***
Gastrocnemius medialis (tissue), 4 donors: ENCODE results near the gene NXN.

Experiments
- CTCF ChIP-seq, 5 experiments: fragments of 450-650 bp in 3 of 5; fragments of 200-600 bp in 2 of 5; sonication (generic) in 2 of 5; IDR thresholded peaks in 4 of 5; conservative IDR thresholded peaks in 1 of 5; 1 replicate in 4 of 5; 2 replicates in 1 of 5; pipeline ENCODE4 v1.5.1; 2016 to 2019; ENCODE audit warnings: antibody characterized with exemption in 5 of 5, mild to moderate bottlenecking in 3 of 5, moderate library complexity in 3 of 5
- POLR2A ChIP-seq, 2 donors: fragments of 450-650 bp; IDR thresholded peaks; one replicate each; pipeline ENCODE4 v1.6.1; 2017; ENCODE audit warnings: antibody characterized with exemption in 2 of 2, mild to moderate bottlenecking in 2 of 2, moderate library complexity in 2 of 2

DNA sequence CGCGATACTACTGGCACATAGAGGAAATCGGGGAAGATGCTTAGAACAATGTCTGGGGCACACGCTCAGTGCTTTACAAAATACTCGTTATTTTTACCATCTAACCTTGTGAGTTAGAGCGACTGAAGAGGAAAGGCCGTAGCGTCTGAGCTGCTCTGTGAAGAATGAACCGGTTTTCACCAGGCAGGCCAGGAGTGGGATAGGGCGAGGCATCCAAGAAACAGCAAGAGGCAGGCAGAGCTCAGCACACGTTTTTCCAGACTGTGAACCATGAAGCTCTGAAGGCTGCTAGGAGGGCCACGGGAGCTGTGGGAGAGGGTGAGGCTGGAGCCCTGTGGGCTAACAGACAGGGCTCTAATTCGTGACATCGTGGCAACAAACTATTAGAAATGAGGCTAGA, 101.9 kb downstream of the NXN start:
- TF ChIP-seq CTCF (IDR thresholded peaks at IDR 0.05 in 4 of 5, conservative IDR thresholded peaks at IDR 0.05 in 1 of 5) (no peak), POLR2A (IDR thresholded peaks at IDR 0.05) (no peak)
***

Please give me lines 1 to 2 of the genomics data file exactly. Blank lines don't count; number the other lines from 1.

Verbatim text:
Gastrocnemius medialis (tissue), 4 donors: ENCODE results near the gene NXN.

Experiments